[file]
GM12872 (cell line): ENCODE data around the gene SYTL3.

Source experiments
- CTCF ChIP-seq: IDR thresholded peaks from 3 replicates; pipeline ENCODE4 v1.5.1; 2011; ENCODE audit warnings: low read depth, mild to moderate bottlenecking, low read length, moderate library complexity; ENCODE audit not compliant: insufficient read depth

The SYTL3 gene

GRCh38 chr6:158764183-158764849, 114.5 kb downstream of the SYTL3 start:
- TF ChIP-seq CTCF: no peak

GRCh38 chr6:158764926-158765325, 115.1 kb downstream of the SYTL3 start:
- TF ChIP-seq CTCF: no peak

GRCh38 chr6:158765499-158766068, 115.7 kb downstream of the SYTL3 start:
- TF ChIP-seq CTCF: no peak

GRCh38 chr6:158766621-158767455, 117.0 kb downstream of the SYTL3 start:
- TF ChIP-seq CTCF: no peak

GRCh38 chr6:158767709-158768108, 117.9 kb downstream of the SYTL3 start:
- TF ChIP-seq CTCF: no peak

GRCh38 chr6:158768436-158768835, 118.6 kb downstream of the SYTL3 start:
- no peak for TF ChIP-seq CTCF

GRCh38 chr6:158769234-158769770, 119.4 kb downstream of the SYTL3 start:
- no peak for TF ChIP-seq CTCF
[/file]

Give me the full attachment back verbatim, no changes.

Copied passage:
GM12872 (cell line): ENCODE data around the gene SYTL3.

Source experiments
- CTCF ChIP-seq: IDR thresholded peaks from 3 replicates; pipeline ENCODE4 v1.5.1; 2011; ENCODE audit warnings: low read depth, mild to moderate bottlenecking, low read length, moderate library complexity; ENCODE audit not compliant: insufficient read depth

The SYTL3 gene

GRCh38 chr6:158764183-158764849, 114.5 kb downstream of the SYTL3 start:
- TF ChIP-seq CTCF: no peak

GRCh38 chr6:158764926-158765325, 115.1 kb downstream of the SYTL3 start:
- TF ChIP-seq CTCF: no peak

GRCh38 chr6:158765499-158766068, 115.7 kb downstream of the SYTL3 start:
- TF ChIP-seq CTCF: no peak

GRCh38 chr6:158766621-158767455, 117.0 kb downstream of the SYTL3 start:
- TF ChIP-seq CTCF: no peak

GRCh38 chr6:158767709-158768108, 117.9 kb downstream of the SYTL3 start:
- TF ChIP-seq CTCF: no peak

GRCh38 chr6:158768436-158768835, 118.6 kb downstream of the SYTL3 start:
- no peak for TF ChIP-seq CTCF

GRCh38 chr6:158769234-158769770, 119.4 kb downstream of the SYTL3 start:
- no peak for TF ChIP-seq CTCF